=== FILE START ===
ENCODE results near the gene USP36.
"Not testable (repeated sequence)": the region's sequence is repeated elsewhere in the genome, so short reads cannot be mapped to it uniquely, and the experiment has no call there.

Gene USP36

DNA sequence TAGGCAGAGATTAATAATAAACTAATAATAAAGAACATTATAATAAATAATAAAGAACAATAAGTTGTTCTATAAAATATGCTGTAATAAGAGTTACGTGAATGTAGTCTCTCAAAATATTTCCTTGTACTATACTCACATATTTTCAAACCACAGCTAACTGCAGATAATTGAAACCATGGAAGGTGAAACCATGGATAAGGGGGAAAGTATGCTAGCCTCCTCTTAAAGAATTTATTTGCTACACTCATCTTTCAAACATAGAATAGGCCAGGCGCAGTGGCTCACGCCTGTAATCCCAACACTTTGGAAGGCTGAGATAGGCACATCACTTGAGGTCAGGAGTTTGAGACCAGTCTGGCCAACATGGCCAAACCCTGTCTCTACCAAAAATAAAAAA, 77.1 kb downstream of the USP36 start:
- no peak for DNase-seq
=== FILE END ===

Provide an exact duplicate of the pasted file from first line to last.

ENCODE results near the gene USP36.
"Not testable (repeated sequence)": the region's sequence is repeated elsewhere in the genome, so short reads cannot be mapped to it uniquely, and the experiment has no call there.

Gene USP36

DNA sequence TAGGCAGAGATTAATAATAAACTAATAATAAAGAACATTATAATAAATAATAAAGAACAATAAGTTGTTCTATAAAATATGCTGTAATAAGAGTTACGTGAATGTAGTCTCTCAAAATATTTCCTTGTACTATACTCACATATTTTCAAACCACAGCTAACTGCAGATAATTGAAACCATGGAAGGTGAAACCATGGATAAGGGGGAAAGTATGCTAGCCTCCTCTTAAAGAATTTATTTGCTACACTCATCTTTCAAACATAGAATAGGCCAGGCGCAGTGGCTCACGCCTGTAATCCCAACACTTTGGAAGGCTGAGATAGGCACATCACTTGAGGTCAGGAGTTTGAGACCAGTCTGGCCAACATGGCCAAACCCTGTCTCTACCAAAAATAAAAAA, 77.1 kb downstream of the USP36 start:
- no peak for DNase-seq